Lately it seems I spend a bunch of time learning, or in some cases re-learning, science and math. Both kids are in areas where I don’t just know the answers off the top of my head.
Take Bromine, for example, I’m not actually sure I’d ever heard of this element before Bug brought home the assignment to make a fun fact card and a model of it. We made a fabulous model with puff balls, floral wire and styrofoam.
Fun facts… always an interesting assignment with elements. Bromine means “stench of he-goats”. It’s reddish brown, it’s liquid at room temperature, it’s located in the yellow column of the periodic table (at least that’s the color scheme on wikipedia – it’s a non-metal halogen), it’s distilled from sea water, evidently it’s used in pool maintenance, and.. oh yeah, it’s highly toxic.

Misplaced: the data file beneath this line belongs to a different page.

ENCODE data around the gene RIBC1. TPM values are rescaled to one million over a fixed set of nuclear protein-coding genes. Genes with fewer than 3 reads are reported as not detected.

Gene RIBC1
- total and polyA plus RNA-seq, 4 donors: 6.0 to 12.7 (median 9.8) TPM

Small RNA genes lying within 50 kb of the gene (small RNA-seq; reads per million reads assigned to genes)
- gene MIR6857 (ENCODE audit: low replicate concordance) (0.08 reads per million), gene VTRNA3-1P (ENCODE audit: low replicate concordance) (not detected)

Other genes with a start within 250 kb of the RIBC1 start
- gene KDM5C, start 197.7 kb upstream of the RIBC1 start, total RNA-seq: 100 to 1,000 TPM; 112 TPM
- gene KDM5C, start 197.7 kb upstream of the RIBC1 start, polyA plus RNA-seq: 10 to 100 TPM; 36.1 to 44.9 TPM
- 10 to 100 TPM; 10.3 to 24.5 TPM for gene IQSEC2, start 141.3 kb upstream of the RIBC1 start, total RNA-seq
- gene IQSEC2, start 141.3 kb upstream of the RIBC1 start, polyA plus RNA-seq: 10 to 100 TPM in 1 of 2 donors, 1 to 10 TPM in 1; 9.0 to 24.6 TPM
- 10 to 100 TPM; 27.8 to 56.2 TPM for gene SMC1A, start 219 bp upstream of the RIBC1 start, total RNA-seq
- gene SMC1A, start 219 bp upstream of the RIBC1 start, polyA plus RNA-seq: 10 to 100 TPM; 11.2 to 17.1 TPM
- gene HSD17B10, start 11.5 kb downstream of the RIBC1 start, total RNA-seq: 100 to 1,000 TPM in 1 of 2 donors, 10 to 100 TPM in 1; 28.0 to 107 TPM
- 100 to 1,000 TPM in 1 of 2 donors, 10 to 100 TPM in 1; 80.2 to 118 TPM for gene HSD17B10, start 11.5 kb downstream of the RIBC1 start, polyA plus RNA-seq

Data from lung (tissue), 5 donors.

The last fact the only one that I found remotely interesting. As always, I think how about the novel I plan to write “someday” and I am forever looking for ways to kill off the characters. Would Bromine work?
- Plus – Looks like it’s easy to acquire at any pool supply center, making it hard to trace.
- Plus – It’s not too terribly expensive – online I saw 50 pounds for about $150
- Negative – it stinks, everything says it has an odor, described as overpowering
- Plus – Although it’s very irritating, the blisters don’t form right away.
- Negative – It’s hard to get too much exposure when you breathe it in because it’s so stinky and because it causes immediate coughing and spasms. It says overexposure it rare because of this, but if the character was confined…
- Neutral – Per Inchem.org a fatal dosage is 1000 ppm
Conclusion for me. Since I don’t know what 1000 ppm actually means in real life, I need more research, but it sounds like a good way to kill of a character if you can restrain them in a confined place that has enough water for the bromine to react with and you’re okay for your character to suffer.